Keywords:  Bayesian vector autoregression; forecasting; overfitting; initial conditions; hierarchical model 
JEL:  C11 C32 C33 E37 
Date:  2017–11–01 
URL:  http://d.repec.org/n?u=RePEc:fip:fednsr:832&r=ecm 
By:  Wayne Yuan Gao 
Abstract:  We consider an index model of dyadic link formation with a homophily effect index and a degree heterogeneity index. We provide nonparametric identification results in a single large network setting for the potentially nonparametric homophily effect function, the unobserved individual fixed effects and the unknown distribution of idiosyncratic pairwise shocks, up to normalization for each possible true value of the unknown parameters. Departing from the popular practice of restricting the norm of unknown parameters to be unity, we instead impose scale normalization on an arbitrary interquantile range, which proves particularly convenient for characterizing the identification relationships in our model, as quantiles provide direct linkages between the observable conditional probabilities and the unknown index values. We then use an inductive "infill" and "outexpansion" algorithm to establish our main identification results. We also provide a formal analysis of normalization that is without loss of generality in a precise sense, and discuss its implications concerning the interpretation of the results and counterfactual analyses of the model.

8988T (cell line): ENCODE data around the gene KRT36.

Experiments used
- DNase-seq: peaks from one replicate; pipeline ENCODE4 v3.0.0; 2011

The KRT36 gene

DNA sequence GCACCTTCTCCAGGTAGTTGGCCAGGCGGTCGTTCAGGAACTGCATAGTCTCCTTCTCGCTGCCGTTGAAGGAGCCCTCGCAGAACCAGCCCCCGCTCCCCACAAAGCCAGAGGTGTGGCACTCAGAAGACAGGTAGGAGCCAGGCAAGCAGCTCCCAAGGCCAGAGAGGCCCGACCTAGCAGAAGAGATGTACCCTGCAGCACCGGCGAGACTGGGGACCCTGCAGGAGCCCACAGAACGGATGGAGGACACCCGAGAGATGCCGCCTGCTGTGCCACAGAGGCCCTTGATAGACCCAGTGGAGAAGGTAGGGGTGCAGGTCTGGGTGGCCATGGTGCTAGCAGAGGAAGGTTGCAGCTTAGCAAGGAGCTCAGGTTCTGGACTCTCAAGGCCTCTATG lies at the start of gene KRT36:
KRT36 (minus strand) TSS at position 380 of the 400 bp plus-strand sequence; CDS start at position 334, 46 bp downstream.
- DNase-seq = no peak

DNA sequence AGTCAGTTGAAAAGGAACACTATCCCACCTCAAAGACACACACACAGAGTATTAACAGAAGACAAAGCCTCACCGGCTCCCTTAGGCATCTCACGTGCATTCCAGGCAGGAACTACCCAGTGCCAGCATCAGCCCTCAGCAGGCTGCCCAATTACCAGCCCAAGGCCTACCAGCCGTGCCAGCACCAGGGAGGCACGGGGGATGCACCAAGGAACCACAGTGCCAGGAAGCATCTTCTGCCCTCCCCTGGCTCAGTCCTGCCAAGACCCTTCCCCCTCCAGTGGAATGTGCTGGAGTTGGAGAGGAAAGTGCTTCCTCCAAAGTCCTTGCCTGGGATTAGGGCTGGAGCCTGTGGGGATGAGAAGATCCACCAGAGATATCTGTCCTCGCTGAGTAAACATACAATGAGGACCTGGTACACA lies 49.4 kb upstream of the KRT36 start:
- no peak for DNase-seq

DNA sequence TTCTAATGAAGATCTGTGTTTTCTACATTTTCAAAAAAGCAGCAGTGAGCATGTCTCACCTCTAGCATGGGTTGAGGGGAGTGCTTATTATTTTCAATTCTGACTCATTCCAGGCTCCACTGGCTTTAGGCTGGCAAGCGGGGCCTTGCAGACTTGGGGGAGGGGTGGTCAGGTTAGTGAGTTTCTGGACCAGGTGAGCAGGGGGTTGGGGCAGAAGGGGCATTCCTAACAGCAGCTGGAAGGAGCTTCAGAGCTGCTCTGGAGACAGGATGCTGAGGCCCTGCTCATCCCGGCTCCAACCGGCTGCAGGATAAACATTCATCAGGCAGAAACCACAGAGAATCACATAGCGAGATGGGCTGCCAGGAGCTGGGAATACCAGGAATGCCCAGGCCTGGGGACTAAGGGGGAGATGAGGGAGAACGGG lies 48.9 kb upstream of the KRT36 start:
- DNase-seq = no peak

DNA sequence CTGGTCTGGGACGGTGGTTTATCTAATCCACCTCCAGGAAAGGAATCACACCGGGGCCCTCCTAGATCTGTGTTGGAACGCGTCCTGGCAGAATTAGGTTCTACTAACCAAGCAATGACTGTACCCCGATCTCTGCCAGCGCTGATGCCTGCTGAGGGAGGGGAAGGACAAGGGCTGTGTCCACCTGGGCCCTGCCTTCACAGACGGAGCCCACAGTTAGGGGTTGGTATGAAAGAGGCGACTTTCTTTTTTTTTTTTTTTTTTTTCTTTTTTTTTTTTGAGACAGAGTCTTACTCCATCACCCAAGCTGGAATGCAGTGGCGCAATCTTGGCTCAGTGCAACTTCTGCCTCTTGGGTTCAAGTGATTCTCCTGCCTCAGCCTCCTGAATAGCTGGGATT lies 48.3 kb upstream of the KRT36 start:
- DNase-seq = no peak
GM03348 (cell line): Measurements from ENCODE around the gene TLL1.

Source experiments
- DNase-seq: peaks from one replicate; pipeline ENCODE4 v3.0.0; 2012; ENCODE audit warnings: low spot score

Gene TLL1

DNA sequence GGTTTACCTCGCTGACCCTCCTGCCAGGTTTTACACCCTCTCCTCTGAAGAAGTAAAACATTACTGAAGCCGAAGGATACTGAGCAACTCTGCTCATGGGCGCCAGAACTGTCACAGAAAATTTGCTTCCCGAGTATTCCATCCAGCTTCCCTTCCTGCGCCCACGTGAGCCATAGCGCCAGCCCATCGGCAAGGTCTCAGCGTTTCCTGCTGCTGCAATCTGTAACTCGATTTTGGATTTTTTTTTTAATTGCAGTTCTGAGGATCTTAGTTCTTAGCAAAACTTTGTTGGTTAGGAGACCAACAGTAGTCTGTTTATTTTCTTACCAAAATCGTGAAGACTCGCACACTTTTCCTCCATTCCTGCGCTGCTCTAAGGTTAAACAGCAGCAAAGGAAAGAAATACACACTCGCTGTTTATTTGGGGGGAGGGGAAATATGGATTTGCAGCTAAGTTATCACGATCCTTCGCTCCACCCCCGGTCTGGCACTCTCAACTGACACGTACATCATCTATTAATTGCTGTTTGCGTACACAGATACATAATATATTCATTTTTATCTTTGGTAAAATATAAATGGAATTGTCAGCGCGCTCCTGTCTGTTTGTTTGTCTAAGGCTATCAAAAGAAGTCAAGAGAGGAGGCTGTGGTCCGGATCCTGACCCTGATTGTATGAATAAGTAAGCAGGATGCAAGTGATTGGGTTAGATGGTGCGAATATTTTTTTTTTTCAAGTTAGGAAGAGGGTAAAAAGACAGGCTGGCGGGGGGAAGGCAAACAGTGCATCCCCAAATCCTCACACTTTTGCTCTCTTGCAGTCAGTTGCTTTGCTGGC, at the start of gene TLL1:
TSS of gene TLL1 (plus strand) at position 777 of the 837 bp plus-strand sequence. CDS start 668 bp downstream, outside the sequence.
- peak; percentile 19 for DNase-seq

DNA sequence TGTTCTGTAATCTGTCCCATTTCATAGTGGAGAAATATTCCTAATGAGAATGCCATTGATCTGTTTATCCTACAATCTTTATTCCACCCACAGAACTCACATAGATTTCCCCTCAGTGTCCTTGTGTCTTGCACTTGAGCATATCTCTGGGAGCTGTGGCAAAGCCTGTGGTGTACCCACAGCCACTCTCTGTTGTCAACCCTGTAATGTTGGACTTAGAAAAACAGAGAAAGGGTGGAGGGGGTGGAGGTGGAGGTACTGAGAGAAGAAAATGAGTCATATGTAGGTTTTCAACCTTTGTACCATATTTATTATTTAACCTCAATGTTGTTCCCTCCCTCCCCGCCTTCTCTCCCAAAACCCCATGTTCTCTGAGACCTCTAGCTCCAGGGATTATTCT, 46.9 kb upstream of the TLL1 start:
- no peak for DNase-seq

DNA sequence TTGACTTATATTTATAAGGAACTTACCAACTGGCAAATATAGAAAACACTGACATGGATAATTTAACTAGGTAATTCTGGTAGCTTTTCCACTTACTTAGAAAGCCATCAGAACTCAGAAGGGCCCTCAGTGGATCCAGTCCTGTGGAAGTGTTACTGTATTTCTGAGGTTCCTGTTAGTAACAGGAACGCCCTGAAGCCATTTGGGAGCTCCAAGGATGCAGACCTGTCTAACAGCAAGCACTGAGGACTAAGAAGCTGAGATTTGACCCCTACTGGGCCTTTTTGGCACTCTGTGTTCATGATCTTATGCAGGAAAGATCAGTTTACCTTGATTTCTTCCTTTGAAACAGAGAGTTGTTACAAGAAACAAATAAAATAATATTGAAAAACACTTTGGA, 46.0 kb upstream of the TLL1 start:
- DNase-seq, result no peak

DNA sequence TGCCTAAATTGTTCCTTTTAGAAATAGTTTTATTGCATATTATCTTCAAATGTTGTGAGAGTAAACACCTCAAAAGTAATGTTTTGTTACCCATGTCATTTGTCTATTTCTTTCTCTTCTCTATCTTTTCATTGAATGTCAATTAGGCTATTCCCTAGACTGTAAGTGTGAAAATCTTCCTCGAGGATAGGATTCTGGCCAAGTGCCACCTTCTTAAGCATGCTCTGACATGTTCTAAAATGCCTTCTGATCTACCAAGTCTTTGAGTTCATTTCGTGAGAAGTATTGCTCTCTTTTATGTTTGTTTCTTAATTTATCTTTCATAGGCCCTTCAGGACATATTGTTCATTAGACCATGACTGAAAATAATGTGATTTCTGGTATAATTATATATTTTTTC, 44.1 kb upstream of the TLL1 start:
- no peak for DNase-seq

Date:  2017–10 
URL:  http://d.repec.org/n?u=RePEc:arx:papers:1710.11230&r=ecm 
By:  Yuriy Gorodnichenko; Byoungchan Lee 
Abstract:  We propose and study properties of several estimators of variance decomposition in the localprojections framework. We find for empirically relevant sample sizes that, after being bias corrected with bootstrap, our estimators perform well in simulations. We also illustrate the workings of our estimators empirically for monetary policy and productivity shocks. 
JEL:  C53 E37 E47 
Date:  2017–11 
URL:  http://d.repec.org/n?u=RePEc:nbr:nberwo:23998&r=ecm